Figure 7. Sunflowers after Vincent oil on board each panel 50 x 60 cm

The exercise was not about impasto or producing a copy of Sunflowers but about direct painting and under painting and how the under painting shows through the final layers.

Copying a work by a master gives you a marvellous understanding of their use of negative space, tone, decorative pattern, composition and design. Staring at the work for five hours puts you up there with the amount of time Vincent spent looking at it as he painted it and relevant phrases start coming back to you from your textural research “I have no need of Japanese art here, I tell myself I am in Japan” (Walther 33) “There are virtually no shadows in Chinese Art nor Persian or Japanese”(Hockney and Gayford p. 63) and you are really reminded that “we only see what we look at, to look is an act of choice” ( Berger p 8)

Despite all that looking, however, I can hardly wait to go to the National Gallery and see “its presence in time and space, its unique existence at the place where it happens to be” (Benjamin)


Berger, J. (1972) Ways of seeing. London: Penguin

Benjamin, W.(2008) The Work of Art in the age of Mechanical Reproduction. London: Penguin

Hockney, D. and Gayford, M.(2016) A History of Pictures. London: Thames and Hudson

Walther I. F. (2016) Van  Gogh. Koln: Taschen

Don McCullin

‘The ethical dilemma involved in producing beauty from tragedy has been a concern for the field of photography almost from its inception’ (Bloomfield). This was part of the writing on the wall in the recent Tate Britain McCullin Exhibition, as you can probably see, I did not read it on the wall of the exhibition, gleaning it instead from a secondary source on the internet. I make a point of not reading the walls in galleries, when I go to an exhibition I go to see the primary source of an artist’s work rather than the secondary sources of the curators.

It is perfectly possible to replace the word photography with art in this quotation, a few examples would be Grunewald’s Issenheim Altar Piece, Velasquez’s Christ contemplated by the Christian Soul in the National Gallery and the myriad Egyptian works inspired by the tragedy of the death of a Pharaoh.

Tragedy, or the depiction of it to create something beautiful, looms large in the history of art. The curators’ attempts to conceptualise McCullin’s work using detailed accounts of the tragedies that gave rise to it, rather than focusing on the composition of the photographs and tonal genius of the post production process used in the creation of the work is, to me, akin to writing bible verses on the Gallery walls when exhibiting Renaissance religious works.

I do not believe that it the job of the gallery to educate its audience on the tragedies of the latter half of the twentieth century that fully inspired McCullin’s work, but merely to expose the work of the artist to inspire and allow for contemplation by the public of works of art.

Don McCullin’s journeys to the world’s war zones are a biographical detail that seems to have little effect on the beauty and skill of the works on show, the photographs taken in Finsbury Park and England are just as beautifully composed and technically executed as the war zone photographs. I think it is important to see the photographs as works of art firstly and documentation of war secondly, I recently went to the Army Museum to see an exhibition of Alfred Munning’s work and though I found the museum interesting in itself, I was far more interested in seeing Munning’s brushwork up close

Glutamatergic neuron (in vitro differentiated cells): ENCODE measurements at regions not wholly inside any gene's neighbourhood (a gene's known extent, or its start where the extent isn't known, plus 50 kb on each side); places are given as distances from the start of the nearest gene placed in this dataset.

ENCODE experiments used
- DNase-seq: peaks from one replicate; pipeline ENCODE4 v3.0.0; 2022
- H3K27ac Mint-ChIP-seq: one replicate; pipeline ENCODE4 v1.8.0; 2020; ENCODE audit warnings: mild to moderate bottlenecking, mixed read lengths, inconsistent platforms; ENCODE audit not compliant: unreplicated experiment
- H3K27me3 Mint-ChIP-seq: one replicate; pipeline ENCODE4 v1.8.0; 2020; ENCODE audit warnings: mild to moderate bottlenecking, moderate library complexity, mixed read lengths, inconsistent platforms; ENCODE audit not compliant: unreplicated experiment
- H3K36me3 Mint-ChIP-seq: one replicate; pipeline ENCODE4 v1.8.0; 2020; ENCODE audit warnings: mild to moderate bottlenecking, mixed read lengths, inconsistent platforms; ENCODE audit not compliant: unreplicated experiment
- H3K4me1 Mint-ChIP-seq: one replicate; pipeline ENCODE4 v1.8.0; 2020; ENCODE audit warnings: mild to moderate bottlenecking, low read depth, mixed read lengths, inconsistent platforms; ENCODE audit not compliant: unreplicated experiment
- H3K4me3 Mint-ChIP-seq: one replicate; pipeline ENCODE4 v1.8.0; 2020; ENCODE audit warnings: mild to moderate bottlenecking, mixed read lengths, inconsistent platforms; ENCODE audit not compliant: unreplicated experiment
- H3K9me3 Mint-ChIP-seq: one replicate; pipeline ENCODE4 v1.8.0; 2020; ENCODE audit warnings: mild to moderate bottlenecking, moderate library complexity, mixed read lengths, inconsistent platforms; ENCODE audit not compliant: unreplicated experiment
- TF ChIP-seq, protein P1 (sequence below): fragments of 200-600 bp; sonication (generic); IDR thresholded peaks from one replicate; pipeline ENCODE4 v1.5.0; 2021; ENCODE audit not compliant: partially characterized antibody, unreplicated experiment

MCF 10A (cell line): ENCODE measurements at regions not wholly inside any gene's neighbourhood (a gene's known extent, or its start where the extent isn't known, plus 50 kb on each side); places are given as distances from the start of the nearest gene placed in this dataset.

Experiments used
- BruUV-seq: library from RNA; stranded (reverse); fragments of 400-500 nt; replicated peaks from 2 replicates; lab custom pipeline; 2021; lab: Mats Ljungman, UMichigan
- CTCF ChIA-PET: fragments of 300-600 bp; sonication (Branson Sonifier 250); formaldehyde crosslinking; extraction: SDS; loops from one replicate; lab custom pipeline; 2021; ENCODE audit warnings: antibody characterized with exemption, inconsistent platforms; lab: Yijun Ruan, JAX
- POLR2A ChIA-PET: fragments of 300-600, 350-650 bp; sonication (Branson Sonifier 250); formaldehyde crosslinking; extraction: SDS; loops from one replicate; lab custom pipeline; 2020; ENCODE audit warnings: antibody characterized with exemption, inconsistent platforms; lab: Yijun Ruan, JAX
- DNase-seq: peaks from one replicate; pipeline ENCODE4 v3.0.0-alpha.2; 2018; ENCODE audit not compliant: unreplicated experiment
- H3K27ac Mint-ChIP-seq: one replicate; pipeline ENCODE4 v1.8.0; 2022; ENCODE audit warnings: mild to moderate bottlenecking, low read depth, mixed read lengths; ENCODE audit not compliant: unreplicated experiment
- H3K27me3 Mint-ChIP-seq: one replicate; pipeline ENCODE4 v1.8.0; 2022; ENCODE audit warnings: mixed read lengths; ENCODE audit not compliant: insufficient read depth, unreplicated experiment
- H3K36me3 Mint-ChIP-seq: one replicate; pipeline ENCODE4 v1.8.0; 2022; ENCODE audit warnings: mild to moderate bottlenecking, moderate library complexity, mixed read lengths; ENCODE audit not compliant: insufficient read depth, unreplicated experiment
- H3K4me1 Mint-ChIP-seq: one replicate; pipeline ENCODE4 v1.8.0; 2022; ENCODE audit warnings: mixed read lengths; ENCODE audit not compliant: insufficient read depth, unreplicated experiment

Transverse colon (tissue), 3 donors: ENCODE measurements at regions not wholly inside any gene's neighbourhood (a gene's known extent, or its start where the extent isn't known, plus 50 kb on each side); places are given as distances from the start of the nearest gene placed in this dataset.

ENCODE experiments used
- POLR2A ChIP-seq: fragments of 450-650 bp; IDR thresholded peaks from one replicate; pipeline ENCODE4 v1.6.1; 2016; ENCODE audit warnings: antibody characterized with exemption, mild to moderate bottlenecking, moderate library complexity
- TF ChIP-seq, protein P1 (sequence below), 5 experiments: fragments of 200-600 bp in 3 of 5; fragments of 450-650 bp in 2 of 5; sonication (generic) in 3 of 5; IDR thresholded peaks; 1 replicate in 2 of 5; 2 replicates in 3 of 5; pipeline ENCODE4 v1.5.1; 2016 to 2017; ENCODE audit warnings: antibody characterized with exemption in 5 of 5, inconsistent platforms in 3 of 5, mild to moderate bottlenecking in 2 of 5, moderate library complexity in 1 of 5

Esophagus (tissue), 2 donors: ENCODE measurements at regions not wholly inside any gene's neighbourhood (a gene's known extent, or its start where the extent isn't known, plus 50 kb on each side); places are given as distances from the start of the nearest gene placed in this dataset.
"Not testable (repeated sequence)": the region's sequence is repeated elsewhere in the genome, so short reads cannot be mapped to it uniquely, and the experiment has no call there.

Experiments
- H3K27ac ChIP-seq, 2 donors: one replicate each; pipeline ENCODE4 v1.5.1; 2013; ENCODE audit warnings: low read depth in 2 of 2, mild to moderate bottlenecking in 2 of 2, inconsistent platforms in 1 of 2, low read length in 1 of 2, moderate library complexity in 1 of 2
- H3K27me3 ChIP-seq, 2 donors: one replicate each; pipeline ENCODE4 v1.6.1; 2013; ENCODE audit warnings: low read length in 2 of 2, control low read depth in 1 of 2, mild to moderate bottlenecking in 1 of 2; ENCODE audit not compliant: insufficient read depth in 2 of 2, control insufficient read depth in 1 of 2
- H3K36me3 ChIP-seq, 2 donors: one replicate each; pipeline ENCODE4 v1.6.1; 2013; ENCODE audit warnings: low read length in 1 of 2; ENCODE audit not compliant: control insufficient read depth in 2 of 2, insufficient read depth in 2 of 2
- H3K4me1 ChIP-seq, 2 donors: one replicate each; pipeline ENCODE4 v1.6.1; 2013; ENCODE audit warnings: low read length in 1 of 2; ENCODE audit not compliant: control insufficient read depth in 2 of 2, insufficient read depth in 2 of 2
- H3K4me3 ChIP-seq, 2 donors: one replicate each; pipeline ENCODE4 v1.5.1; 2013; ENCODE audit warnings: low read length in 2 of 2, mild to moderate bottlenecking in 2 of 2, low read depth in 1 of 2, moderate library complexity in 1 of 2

I went to the McCullin exhibition to see art, not to be politicised by the Tate curators or Susie Linfield, whilst I have now read her views on the subject, for which I thank her, I am unable to say I agree with them. Her citation from the history of art is limited to Rembrandt and Freud neither of whom bring suffering to my mind and probably not the mind of the average viewer.

Having got that off my chest, I was full of admiration for the tonal organisation produced in the darkroom by McCullin from his original negatives for the exhibition. In these days of digital photography it is unusual to see a photographer “painting with light” to produce his work. I think the old fashioned method produces greater subtlety in the tones whilst giving a greater tonal range that McCullin uses well to emphasise and bring out his compositions.

I found there was a dreamy sometimes nightmarish quality to McCullin’s images that somehow reminded me of Francis Bacon’s work, which I suppose is hardly surprising as no doubt Bacon was most probably influenced by the photographs in his Sunday supplement.



Bloomfield  R. (2019) I am tired of guilt At: accessed 11/06/2019.

Merhez A., Baker S., and Mavlian S. (2019) Don McCullin: London. Tate Publishing.

Thinking through Art

Thinking through art with Emma Drye

If Arlene has taken the trouble to organise it, it is definitely worth going. It is always an interesting day at the London Art Group.

When the flyer came through the topics were;

An introduction to research

Different perspectives

Personal key words

Resources and strategies

Discussion and Reflection

You had to bring a piece of research something to write on and some coloured pens, what no sketchbook? I was quite sceptical, how can you think through art without a sketchbook? As it turned out you could.

There were twelve of us on the course, with Emma that made thirteen. Emma spoke for a while about research and then tasked us to read an article from a book as a group of three. Emma, Steve and I read Unidentified Foreign Objects which was basically the transcript of an interview between Elizabeth Fischer and the artist Phyllida Barlow.